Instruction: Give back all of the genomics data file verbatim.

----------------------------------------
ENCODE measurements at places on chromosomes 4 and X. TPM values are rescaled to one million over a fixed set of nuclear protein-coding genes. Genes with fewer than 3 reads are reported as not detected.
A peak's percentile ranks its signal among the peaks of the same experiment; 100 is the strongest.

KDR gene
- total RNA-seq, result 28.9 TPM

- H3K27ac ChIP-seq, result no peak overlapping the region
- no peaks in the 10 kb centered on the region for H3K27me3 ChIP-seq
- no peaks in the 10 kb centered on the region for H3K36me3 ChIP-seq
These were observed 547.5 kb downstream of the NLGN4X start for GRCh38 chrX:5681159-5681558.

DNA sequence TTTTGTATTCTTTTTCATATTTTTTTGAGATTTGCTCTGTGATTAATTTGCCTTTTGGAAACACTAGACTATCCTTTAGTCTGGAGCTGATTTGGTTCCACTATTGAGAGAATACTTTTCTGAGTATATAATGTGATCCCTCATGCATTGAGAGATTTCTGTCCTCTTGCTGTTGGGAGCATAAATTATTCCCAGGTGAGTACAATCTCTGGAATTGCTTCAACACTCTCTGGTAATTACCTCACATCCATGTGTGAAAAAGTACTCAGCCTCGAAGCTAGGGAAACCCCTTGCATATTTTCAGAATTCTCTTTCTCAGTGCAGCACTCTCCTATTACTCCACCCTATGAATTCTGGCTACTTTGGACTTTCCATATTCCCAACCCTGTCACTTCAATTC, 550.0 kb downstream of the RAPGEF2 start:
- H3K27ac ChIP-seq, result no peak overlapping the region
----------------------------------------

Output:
ENCODE measurements at places on chromosomes 4 and X. TPM values are rescaled to one million over a fixed set of nuclear protein-coding genes. Genes with fewer than 3 reads are reported as not detected.
A peak's percentile ranks its signal among the peaks of the same experiment; 100 is the strongest.

KDR gene
- total RNA-seq, result 28.9 TPM

- H3K27ac ChIP-seq, result no peak overlapping the region
- no peaks in the 10 kb centered on the region for H3K27me3 ChIP-seq
- no peaks in the 10 kb centered on the region for H3K36me3 ChIP-seq
These were observed 547.5 kb downstream of the NLGN4X start for GRCh38 chrX:5681159-5681558.

DNA sequence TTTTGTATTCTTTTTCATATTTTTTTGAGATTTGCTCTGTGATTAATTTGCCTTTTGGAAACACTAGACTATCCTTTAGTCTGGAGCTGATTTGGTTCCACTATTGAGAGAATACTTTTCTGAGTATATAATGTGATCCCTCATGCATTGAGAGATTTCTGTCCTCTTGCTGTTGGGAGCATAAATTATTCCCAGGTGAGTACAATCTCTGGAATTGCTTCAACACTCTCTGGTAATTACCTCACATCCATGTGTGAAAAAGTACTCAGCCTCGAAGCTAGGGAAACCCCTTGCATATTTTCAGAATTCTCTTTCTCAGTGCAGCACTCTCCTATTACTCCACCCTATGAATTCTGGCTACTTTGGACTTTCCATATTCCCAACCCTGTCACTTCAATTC, 550.0 kb downstream of the RAPGEF2 start:
- H3K27ac ChIP-seq, result no peak overlapping the region